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I have a service that needs to run an application (lets call it X) that in tern uses Excel automation.

Often application X when automating Excel will have Excel display a dialog. What and why the dialog displays isn't important, unfortunately that is out of my control.

I'd simply like to be able to close that dialog in Excel.

This of course is easily done when the code doesn't run as a service. The problem is that any win32 window call returns 0 for a handle when enumerating the windows to determine if a dialog is up. I understand why this is as the service runs in isolation and the result of 0 is expected.

It's also not possible that the service runs under local system with interactive desktop enabled.

I was hoping to use the GetThreadDesktop on a thread for the Excel process, then open that Desktop to enumerate those windows, however that api also returns 0 when running from a service.

There are plenty of questions regarding this, however most are about wanting to display a dialog from a service for user interaction. I do not want to do that. Merely find and close a dialog.

Is there a clever workaround to this that someone has discovered to enumerate windows and return the captions ?


  • Application X is out of my control.
  • I know that office automation is not supported in a non-interactive environment.
  • I'm not trying to interact with a logged-in user's desktop in anyway.
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The "clever workaround" is not to write this as a service. Use a regular application. Most people who write Windows services are doing it wrong. This question is a good example. –  Cody Gray Jul 21 '11 at 10:53

3 Answers 3

I have attempted this in the past and concluded that it was effectively impossible to achieve successful Office automation from a service.

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Thanks - unfortunately, I need to find some sort of workaround. –  inflexibleauthority Jul 21 '11 at 9:39
Let me know if you find one. We concluded that Excel had to be automated from an interactive desktop. –  David Heffernan Jul 21 '11 at 9:59
Wouldn't you suspect that's because Windows Services are not intended to interact with the user? Last time I used Excel, it was pretty user-interactive. –  Cody Gray Jul 21 '11 at 10:51
@Cody Yes, I do understand. –  David Heffernan Jul 21 '11 at 11:03

I can think of a few workarounds - none of which I've ever tried, and I can't say for sure if they actually work or not...

  1. Create a desktop of your own from the service. Run Application X using CreateProcess, and make it use that newly create desktop. You might find this discussion useful.
  2. Create a small executable that will take care of the dialog. Create a task (in task scheduler) that will run the executable. Have the task store the credentials used by Excel when it is running, so it can access that desktop. Then, have the service run the task via the task scheduler API. Run this way, the small executable will not execute in the context of the system, but in that of the defined user.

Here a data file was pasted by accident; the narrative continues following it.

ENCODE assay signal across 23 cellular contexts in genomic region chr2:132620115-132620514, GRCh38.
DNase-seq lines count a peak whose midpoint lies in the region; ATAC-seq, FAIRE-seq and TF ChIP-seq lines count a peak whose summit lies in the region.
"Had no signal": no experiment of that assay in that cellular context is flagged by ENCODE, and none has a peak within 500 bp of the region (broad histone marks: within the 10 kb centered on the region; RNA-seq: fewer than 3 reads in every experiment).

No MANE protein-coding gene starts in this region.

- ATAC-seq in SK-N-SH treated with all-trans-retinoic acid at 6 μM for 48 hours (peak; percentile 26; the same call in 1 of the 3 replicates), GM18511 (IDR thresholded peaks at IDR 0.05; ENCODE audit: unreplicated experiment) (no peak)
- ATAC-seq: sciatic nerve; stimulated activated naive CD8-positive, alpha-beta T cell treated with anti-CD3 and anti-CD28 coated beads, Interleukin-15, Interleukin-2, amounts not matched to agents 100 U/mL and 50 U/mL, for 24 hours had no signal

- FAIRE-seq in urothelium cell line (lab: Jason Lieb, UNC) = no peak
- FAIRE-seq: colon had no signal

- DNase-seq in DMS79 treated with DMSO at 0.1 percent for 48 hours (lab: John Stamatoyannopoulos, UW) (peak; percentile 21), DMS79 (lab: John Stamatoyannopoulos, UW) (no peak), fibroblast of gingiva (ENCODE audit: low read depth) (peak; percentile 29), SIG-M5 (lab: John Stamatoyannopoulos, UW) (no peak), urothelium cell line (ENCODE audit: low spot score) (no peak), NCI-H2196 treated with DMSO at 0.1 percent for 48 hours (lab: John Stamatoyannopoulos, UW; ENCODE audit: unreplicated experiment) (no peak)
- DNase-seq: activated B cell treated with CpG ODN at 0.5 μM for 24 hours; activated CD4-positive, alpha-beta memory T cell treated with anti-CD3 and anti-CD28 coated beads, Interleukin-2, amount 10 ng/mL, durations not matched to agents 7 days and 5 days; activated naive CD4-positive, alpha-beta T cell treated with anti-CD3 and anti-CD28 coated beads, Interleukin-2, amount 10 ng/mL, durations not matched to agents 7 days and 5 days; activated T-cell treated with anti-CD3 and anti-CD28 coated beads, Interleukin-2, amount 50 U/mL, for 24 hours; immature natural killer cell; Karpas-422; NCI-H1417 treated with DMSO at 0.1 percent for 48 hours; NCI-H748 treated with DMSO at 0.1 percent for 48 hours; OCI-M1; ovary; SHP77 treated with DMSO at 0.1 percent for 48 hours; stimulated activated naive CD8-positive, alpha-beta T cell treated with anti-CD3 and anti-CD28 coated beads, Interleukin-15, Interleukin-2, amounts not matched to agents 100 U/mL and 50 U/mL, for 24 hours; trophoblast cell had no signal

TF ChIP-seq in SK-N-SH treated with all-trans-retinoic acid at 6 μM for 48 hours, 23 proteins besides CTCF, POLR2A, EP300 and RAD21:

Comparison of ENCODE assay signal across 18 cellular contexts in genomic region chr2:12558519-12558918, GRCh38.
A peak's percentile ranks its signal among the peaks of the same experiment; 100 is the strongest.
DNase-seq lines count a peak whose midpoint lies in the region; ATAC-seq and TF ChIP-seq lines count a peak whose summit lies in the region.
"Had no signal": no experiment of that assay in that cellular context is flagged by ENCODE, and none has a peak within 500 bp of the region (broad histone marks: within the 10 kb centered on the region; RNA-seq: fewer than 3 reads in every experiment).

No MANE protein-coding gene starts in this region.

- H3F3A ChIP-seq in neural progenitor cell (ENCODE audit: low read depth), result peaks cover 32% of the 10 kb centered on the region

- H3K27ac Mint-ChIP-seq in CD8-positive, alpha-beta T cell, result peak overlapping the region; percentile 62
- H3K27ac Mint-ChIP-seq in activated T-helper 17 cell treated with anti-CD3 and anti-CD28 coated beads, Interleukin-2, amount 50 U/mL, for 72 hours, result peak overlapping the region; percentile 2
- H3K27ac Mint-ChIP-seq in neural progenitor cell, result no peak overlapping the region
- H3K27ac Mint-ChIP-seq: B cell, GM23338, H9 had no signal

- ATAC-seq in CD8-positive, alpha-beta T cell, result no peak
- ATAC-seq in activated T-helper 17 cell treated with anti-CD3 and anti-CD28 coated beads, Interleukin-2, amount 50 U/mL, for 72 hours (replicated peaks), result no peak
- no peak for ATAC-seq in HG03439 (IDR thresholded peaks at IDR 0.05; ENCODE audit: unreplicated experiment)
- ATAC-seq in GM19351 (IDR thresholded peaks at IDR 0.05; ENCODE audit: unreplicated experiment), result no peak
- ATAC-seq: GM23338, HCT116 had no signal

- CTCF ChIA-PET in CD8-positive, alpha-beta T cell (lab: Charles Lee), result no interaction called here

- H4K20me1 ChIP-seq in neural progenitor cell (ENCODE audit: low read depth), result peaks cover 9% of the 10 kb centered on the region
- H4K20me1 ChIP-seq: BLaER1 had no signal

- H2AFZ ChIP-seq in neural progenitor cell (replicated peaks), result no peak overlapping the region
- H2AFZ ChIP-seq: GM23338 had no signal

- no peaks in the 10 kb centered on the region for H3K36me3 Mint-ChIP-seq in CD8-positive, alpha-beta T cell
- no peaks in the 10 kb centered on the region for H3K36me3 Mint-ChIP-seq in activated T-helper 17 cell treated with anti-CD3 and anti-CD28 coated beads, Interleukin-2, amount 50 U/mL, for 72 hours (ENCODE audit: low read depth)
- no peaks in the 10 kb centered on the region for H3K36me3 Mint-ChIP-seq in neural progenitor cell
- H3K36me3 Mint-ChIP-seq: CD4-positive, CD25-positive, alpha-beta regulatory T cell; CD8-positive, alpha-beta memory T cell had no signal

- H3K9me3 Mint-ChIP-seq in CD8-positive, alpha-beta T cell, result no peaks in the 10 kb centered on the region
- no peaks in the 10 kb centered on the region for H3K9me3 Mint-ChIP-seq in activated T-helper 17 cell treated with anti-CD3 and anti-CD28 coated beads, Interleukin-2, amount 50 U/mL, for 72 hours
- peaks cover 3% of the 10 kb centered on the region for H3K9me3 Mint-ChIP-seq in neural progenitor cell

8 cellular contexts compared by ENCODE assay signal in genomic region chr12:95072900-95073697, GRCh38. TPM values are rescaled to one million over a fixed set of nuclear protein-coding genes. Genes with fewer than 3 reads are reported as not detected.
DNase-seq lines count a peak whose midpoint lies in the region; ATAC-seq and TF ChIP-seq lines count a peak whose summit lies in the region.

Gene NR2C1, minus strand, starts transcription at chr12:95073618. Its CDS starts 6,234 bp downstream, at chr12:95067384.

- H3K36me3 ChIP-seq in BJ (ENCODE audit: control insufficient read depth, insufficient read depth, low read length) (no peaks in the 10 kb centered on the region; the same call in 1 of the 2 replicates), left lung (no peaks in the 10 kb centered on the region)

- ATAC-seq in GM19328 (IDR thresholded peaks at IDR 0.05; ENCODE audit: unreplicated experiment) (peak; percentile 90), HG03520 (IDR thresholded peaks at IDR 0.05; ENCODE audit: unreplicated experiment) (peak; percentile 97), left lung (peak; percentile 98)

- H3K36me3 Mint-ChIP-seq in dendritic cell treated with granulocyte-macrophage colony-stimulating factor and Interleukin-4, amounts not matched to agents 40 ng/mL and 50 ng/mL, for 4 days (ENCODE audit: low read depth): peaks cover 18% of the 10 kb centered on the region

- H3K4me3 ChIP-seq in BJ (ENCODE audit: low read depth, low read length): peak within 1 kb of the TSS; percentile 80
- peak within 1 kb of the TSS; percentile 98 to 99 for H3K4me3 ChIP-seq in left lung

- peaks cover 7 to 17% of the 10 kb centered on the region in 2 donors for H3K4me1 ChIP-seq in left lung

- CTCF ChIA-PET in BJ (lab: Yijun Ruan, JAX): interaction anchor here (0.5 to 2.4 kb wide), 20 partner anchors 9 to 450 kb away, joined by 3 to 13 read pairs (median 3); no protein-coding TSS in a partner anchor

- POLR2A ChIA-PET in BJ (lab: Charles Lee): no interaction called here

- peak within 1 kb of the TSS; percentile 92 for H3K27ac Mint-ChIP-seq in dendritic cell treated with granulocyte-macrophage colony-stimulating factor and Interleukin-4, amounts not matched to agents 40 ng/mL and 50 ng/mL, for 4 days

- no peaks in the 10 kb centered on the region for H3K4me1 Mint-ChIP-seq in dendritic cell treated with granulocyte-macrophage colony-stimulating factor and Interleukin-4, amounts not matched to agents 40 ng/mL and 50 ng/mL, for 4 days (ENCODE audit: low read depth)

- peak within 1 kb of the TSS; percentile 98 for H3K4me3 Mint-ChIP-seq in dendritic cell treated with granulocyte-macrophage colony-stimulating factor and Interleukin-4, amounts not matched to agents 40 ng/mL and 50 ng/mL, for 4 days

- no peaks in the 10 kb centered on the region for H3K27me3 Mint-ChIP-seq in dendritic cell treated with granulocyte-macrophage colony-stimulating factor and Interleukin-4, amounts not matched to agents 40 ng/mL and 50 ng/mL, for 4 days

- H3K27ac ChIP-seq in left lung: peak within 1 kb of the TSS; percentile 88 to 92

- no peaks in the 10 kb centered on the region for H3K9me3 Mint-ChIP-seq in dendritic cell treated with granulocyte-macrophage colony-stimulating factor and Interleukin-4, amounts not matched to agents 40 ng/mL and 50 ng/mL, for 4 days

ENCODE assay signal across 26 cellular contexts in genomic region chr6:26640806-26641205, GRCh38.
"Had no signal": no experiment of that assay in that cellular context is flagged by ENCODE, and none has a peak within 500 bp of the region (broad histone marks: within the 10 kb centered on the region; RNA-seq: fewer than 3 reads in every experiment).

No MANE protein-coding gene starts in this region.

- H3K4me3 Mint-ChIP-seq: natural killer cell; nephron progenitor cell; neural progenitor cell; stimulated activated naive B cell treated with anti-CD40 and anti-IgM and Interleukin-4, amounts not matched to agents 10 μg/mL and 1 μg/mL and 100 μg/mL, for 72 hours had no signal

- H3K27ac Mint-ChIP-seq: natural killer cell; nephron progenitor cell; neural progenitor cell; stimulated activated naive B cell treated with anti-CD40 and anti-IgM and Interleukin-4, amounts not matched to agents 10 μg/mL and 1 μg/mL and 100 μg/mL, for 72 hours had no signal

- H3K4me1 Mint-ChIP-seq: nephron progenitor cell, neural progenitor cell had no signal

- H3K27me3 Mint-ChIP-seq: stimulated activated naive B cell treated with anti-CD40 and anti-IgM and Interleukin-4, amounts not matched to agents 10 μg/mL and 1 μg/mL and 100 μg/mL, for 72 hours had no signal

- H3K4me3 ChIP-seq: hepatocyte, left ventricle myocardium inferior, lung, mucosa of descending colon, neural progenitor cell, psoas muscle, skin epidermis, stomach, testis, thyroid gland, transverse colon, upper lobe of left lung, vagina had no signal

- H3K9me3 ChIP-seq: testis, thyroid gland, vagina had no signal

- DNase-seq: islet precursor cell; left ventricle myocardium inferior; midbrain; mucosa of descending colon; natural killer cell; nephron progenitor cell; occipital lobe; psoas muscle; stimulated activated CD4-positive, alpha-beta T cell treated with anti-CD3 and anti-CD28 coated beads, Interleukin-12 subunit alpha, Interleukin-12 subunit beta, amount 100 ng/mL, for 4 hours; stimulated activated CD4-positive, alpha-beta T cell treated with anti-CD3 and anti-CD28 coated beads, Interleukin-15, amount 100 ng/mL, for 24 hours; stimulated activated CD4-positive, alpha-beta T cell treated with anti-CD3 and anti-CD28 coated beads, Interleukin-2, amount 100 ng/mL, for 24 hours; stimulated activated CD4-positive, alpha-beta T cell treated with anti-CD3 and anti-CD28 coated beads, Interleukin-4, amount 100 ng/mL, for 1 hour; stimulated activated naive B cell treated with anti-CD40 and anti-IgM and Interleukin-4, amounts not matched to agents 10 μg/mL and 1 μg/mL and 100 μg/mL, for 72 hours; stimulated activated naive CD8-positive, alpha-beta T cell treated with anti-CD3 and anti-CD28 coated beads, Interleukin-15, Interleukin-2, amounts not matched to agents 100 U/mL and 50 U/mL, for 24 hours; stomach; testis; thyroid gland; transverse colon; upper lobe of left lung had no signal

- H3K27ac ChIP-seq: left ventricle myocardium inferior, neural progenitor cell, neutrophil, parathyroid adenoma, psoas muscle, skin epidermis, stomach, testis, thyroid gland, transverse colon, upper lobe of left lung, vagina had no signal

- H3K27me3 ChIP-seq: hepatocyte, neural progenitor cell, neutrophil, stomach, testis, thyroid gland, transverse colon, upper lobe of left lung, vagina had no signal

3. Install a thread or system-wide hook, which will let you run in the Excel's process. From there, you'll know what to do. I doubt this will work in your scenario and it's marginally hacking, but you can give it a try.
  4. This is ugly, but might work: create a small executable that will run as a regular exe, on a "real" desktop. Let that executable interact with X - both being on the same desktop, it should have no problem with that. The hard part is for your service to interact with the executable. This could be done with very primitive means such as files or sockets. For instance, have both watch a certain folder, and pass commands and information in files. This is obviously not robust nor elegant, but on some cases might be sufficient.

Again, I'm not sure any of these will work. The barrier you're trying to bypass is there by design.

Oh, and I feel for you, having to deal with Office automation... Have spent too many days trying to solve weird problems automating Word.

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I've found some useful articles using CreateProcessAsUser; After much prototyping I don't think I'm going to find away around a security hole MS has plugged well good. –  inflexibleauthority Jul 21 '11 at 9:41
@inflexibleauthority, Well, MS do state very clearly office is not designed to be automated on a server/service environment... I've added a forth option, which is ugly IMO, but might be used as a last resort. –  eran Jul 21 '11 at 10:49

Some help, you find on these links:
FileObjectInfo - Digging into the Windows NT Internals
ProSysLib: Dissecting the Process
Process Hacker
How to find the owner of a critical section
How To Get Process Owner ID and Current User SID
Hadle names Sysinternal

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Where, exactly, is the "help" that we're supposed to find? This is not an answer. Post "additional info" links as comments. –  Cody Gray Jul 21 '11 at 10:53

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